An invitation was extended to the President to speak at the Oxford Union and was graciously accepted. There was much hoopla in the local press that it was the first time a sitting Head of State would speak twice at the venue in its entire history.
On the eve of the event, it was cancelled, with the President’s Secretary citing pro LTTE groups who had pressured the cancellation, while the Oxford Union cited security concerns having had discussions with the Thames Valley Police who were charged with the security of the visiting Head of State.
Whatever reason is correct, it is definitely a slap in the face for the President, despite any spin that is being put out for public consumption. In my opinion it was a pit of his own making, that resulted in this embarrassment. He should never have accepted the invitation unless he was given assurances in advance of the adequate security, and non-cancellation due to pro LTTE pressure.
Having lived in the UK for 18 years, I would have advised him not to have accepted as I know that the Diaspora, have certainly prejudiced public opinion, and our counter points have been too little too late to effectively negate this view. It is futile therefore to attempt damage control, until positive political moves are made to address the grievances, which have been promised, but not yet even proposed.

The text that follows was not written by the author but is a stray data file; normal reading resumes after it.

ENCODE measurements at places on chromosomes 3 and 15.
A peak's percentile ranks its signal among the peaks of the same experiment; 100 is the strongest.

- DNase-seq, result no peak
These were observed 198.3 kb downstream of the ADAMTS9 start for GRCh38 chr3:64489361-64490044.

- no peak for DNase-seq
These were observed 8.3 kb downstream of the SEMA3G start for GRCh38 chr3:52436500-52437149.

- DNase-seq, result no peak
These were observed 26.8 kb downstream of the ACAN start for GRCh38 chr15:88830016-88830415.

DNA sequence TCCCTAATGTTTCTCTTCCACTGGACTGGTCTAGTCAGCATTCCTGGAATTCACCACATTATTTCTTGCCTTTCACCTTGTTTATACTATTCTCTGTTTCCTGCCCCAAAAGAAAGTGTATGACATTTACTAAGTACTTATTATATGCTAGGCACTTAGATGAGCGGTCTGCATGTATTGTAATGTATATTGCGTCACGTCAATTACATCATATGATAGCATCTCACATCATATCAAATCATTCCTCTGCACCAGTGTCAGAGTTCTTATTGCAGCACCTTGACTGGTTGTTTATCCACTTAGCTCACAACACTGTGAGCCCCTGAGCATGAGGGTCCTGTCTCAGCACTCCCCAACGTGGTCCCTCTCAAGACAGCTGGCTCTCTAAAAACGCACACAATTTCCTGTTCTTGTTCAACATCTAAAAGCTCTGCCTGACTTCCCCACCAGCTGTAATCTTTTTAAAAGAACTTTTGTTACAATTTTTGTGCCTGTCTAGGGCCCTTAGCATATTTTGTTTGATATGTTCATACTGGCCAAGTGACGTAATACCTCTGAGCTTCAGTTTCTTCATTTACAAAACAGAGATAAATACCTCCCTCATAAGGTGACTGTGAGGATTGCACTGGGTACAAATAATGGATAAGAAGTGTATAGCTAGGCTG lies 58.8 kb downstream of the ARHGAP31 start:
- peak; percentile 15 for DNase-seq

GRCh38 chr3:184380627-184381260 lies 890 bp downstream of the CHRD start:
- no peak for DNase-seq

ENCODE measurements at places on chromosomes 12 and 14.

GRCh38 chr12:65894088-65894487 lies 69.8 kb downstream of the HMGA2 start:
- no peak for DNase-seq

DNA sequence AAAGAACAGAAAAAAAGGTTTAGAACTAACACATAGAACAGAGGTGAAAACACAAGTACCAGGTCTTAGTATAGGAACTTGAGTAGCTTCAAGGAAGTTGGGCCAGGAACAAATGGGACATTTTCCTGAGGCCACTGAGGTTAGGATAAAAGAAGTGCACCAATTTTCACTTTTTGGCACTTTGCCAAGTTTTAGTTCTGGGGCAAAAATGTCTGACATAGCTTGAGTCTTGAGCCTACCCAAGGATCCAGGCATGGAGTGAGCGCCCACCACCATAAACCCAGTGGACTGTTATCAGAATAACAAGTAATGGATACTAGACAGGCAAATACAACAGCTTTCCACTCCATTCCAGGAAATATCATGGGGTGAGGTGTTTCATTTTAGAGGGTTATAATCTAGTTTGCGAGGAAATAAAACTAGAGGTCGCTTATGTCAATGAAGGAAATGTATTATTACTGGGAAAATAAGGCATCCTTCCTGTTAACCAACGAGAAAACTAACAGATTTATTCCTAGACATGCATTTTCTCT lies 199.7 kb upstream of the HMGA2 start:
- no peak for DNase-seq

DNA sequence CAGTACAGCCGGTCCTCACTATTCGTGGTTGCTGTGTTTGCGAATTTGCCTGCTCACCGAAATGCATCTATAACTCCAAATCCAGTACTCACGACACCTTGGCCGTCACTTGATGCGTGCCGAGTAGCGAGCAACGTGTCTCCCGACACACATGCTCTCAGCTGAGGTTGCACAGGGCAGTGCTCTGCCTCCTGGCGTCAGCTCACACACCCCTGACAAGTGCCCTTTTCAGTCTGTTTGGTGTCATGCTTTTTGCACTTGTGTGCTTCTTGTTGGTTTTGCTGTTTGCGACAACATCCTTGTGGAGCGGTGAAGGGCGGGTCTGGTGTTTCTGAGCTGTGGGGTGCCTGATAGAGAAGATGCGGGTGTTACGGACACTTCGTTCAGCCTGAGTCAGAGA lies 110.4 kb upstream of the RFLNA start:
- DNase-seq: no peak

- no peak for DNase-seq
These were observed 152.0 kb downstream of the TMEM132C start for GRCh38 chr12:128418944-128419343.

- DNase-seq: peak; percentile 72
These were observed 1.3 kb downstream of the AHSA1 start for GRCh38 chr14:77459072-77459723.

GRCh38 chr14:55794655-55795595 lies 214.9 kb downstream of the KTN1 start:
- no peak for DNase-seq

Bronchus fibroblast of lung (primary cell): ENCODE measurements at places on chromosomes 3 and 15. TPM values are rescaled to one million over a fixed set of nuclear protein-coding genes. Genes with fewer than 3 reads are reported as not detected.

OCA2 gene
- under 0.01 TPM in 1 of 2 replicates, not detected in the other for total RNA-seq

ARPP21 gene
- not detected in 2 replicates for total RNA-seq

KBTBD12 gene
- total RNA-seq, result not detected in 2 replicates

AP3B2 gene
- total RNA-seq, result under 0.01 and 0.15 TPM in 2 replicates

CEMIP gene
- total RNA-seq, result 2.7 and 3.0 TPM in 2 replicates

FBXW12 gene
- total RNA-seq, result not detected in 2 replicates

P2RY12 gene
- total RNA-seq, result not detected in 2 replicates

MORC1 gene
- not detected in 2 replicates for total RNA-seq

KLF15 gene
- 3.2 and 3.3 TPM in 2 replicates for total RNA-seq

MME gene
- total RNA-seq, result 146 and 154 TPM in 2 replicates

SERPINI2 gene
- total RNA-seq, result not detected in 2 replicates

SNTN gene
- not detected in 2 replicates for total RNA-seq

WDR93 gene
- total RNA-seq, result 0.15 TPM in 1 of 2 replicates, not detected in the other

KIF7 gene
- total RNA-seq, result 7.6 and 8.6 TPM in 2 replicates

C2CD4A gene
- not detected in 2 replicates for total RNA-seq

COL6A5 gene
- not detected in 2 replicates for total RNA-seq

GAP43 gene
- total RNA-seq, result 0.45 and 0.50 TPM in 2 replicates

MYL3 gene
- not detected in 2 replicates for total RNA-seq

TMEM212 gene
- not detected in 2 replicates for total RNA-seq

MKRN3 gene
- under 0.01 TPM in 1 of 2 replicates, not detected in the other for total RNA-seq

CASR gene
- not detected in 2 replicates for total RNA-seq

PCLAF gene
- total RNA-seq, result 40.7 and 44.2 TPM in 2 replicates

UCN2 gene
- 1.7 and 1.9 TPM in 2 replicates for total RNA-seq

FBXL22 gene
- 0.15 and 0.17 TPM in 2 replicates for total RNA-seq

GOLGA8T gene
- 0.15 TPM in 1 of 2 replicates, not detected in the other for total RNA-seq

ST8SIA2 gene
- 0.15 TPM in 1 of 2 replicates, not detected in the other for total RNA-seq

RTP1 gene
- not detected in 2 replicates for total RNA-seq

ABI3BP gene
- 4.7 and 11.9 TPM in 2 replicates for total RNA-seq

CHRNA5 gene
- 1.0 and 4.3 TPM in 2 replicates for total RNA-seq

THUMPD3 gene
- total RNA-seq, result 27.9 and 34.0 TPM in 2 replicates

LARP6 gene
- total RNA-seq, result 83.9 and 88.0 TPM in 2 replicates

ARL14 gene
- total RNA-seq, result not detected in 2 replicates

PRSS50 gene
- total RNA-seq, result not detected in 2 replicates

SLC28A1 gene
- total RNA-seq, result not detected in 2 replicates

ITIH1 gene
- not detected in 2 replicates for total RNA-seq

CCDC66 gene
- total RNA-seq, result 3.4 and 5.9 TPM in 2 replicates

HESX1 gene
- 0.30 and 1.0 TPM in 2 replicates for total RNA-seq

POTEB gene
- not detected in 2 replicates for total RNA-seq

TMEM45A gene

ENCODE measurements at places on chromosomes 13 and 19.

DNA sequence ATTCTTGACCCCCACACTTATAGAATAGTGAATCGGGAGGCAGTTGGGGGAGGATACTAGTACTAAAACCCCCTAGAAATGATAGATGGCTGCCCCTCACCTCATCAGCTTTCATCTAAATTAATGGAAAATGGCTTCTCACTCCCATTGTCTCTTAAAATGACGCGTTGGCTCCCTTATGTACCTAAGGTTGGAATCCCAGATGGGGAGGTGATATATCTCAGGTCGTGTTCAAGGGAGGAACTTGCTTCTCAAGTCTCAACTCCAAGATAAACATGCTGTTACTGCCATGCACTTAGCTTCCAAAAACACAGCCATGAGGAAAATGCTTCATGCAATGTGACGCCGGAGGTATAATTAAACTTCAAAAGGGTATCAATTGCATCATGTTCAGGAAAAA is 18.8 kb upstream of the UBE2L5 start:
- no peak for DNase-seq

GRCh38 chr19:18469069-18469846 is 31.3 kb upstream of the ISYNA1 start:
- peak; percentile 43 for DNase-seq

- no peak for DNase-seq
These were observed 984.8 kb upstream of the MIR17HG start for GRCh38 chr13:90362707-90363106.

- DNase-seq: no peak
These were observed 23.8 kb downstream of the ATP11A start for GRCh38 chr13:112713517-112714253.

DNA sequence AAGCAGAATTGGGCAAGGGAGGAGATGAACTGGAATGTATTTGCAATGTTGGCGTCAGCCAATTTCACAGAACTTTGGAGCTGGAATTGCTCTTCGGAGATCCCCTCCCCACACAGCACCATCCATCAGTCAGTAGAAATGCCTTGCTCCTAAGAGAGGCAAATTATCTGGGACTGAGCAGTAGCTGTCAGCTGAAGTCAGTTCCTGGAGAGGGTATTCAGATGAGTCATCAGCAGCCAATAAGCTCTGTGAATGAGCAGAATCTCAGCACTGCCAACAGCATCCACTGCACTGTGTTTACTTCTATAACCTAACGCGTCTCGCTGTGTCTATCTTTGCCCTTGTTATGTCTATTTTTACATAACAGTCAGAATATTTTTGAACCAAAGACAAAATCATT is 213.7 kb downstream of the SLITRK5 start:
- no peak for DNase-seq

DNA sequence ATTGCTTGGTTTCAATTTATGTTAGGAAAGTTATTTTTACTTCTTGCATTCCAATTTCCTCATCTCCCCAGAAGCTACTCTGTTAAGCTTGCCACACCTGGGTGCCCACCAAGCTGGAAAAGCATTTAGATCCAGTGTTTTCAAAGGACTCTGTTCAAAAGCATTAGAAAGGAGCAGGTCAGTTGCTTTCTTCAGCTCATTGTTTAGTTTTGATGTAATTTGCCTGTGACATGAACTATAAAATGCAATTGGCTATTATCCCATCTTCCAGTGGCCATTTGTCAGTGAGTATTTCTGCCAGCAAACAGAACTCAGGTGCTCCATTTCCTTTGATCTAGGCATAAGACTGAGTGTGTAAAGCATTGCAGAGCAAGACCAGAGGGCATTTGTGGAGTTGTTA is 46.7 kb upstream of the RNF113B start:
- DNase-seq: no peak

This act of failed diplomacy must surely rest with the Ministry of External Affaires which has patently failed to advise Head of State of the nuances of British thinking, possibly because of the lack of understanding of our representatives in the United Kingdom. If however they had advised against it and was overturned by the President, due to vanity or some other personal agenda, then it is him who should shoulder the blame and shame. Sadly his visit will not therefore be remembered for the positive steps taken to build a dialogue with the new Conservative coalition government, but for this date with infamy. Such are the pitfalls of a lack of clear direction in the conduct of foreign policy.
If there is a lesson we can learn from this, it is to clearly understand the lay of the playing field prior to starting the game. A thorough debrief of the saga is warranted so that in future such 'faux pas' are avoided, and eventually it is the nation that looks silly and it is in our interests that our representatives act with care and preparation. I wish we had our version of ‘wikileaks’ to this event to better understand the diplomatic communication between London and Colombo to give an opinion on the events that led up to this. This time the Country lost and we better accept it for what it is worth without saving face and sweeping under the carpet.